On January 25, Father Evan Harkins, a priest at Saint James Catholic Church in St. Joseph, MO, committed suicide by way of gun shot. He was 34 years old.

Father Harkins did not show up to mass that morning and was found dead in his rectory. The St. Joseph police reported to the area because of a shooting-related call.
St. Joseph Bishop James Johnston explained at the priest’s funeral that medicine played a role in the suicidal death. It was drug was meant to help with an eating disorder and anxiety that he had experienced, but also came with extreme negative side-affects.
The bishop said that he does not believe Father Harkins “was in possession of a sound mind when he died earlier this week”.
Father Harkins was ordained in 2010 at age 24, three months before he turned 25, the youngest age to be a priest. He received a dispensation from his bishop to be ordained. A few years later, he became a pastor at St. James a few years later.
He was not only the churches pastor, but also the Chaplain of the Benedictine College Latin Mass Society. Students from Benedictine would attend the Extraordinary Latin mass, a Catholic service said in Latin, on a weekly basis.
Junior Miguel Monteclaro, who altar served with Fr. Harkins several times, said he was in shock when he saw the St. Joseph news about the suicide and really looked up to him.
“There’s a certain charisma or feeling whenever I served with him and he was what inspired me to keep serving mass, Monteclaro said. “He was a good role model of what I wanted to be if I were to be a priest.”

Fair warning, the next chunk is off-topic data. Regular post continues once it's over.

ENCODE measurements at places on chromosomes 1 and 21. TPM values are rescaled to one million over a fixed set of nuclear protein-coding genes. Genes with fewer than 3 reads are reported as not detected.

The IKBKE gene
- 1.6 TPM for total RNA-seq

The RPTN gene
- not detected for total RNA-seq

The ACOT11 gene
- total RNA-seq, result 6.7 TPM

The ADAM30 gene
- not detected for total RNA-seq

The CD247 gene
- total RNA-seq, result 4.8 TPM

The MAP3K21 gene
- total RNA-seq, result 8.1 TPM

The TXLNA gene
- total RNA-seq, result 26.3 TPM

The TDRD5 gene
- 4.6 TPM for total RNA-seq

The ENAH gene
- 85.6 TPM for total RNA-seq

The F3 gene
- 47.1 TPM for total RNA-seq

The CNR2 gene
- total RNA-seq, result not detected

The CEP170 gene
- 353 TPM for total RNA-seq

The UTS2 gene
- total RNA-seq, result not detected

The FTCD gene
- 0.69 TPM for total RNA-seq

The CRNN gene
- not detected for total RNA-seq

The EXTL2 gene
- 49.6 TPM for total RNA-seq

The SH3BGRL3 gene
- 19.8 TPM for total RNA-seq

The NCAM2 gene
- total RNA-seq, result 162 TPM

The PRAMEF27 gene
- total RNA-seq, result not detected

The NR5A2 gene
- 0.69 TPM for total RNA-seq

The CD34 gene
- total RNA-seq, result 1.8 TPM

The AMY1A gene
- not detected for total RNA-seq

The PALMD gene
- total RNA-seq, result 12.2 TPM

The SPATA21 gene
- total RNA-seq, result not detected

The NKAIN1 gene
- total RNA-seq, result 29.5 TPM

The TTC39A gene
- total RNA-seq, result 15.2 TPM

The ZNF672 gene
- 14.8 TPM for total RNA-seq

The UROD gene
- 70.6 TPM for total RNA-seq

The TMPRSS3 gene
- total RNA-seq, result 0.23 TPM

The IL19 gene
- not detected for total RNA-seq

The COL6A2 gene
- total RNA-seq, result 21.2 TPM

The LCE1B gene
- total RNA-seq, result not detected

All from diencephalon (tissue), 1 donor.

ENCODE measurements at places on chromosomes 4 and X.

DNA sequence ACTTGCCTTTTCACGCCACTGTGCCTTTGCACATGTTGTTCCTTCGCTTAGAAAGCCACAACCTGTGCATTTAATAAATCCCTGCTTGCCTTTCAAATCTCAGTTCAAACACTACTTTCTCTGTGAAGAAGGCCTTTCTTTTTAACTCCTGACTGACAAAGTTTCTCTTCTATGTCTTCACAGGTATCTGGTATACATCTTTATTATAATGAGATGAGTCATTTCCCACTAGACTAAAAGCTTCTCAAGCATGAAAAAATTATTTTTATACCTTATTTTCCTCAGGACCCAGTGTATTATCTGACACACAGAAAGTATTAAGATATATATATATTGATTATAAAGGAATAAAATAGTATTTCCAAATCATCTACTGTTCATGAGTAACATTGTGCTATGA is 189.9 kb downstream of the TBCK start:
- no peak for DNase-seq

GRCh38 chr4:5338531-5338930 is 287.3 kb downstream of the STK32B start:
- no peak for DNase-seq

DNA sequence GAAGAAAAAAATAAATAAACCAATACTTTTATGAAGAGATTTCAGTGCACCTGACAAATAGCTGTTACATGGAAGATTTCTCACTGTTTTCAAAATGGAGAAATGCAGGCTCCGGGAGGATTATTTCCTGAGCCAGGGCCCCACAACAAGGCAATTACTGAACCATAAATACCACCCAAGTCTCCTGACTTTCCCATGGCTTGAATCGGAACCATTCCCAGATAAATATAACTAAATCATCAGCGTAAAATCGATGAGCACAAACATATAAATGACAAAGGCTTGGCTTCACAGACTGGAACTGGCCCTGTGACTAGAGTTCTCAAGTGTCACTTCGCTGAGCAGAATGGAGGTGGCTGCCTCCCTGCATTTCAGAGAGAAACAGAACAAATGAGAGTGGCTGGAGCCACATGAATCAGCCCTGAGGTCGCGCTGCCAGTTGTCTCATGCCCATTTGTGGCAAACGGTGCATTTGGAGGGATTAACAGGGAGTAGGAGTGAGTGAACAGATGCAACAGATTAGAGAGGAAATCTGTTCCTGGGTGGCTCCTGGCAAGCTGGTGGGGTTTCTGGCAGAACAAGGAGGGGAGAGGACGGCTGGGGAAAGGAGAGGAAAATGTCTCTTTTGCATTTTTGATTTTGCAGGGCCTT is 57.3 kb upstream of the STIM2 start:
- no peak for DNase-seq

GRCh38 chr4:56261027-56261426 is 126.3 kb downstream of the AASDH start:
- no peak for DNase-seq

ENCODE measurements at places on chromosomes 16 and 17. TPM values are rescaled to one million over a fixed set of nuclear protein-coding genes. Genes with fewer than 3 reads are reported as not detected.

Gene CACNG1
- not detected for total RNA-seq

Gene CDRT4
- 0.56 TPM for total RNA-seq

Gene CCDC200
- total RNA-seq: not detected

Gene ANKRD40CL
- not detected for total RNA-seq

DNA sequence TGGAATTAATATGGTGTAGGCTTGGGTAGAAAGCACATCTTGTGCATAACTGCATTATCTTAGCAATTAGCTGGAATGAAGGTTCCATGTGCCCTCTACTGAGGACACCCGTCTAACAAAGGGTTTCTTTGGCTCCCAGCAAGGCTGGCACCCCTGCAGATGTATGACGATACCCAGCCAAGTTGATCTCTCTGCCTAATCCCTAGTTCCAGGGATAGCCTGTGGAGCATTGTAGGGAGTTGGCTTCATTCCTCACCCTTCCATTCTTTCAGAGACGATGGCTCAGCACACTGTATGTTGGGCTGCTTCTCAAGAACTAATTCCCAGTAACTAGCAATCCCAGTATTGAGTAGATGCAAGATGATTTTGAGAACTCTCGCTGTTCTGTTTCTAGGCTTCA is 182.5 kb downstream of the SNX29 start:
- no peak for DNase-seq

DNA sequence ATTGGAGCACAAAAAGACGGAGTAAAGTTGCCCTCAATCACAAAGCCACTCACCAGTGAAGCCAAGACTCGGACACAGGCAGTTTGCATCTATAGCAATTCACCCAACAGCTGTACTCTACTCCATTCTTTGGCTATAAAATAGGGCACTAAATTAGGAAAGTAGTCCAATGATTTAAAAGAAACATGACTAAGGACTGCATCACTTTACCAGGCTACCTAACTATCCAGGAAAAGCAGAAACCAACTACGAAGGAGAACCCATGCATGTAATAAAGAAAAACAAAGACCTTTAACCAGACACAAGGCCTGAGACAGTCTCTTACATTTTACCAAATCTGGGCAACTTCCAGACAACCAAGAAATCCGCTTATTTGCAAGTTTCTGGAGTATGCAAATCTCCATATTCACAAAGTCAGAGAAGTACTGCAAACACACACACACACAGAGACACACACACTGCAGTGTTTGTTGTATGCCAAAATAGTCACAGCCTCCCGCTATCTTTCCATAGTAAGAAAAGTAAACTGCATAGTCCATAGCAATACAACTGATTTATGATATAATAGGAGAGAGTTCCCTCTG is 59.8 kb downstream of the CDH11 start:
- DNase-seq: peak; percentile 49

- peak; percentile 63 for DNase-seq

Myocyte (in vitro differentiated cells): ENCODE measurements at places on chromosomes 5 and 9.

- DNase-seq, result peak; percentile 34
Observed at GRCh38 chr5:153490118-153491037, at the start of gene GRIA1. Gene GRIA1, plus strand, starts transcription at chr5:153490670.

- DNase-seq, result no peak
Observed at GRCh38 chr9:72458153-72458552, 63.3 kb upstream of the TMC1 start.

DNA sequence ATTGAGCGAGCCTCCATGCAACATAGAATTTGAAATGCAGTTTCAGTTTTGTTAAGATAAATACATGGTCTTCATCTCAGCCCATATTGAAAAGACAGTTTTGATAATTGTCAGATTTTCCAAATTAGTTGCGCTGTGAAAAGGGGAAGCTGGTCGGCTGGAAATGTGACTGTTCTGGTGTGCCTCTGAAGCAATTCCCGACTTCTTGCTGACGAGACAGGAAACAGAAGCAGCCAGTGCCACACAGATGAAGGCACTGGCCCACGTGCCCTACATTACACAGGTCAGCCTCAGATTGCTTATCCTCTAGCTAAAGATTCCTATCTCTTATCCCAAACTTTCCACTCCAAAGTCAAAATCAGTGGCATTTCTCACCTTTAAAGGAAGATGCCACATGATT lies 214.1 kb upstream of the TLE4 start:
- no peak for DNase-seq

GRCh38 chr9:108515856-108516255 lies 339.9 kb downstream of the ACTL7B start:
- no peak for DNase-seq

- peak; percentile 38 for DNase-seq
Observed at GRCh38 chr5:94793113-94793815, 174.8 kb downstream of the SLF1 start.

One of Monteclaro’s favorite memories with Father was the reverence he showed, from putting on the vestments to celebrating the mass at church.
“When he would consecrate the host (Eucharist), there was something divine, something beautiful about him, the reverence he showed,” Monteclaro said. “I wanted to come back every Sunday to be a part of it.”
Father Harkins also had a special devotion to St. Francis de Sales and would encourage those from Benedictine who received spiritual direction from him to read about him. Senior Caitlyn Fakult saw how Father would embody the saint, especially in his interactions with them.
“The way he counseled was just very humble and meek, very much like St. Francis de Sales,” Fakult said. “He was very gentle in his approach and really would approaching it with such amazing grace and gentleness.”
He loved being a part of the students lives. He would talk with them after mass a lot and would have fun with the students sometimes, such as going to Chick-Fil-A or having a drink with them.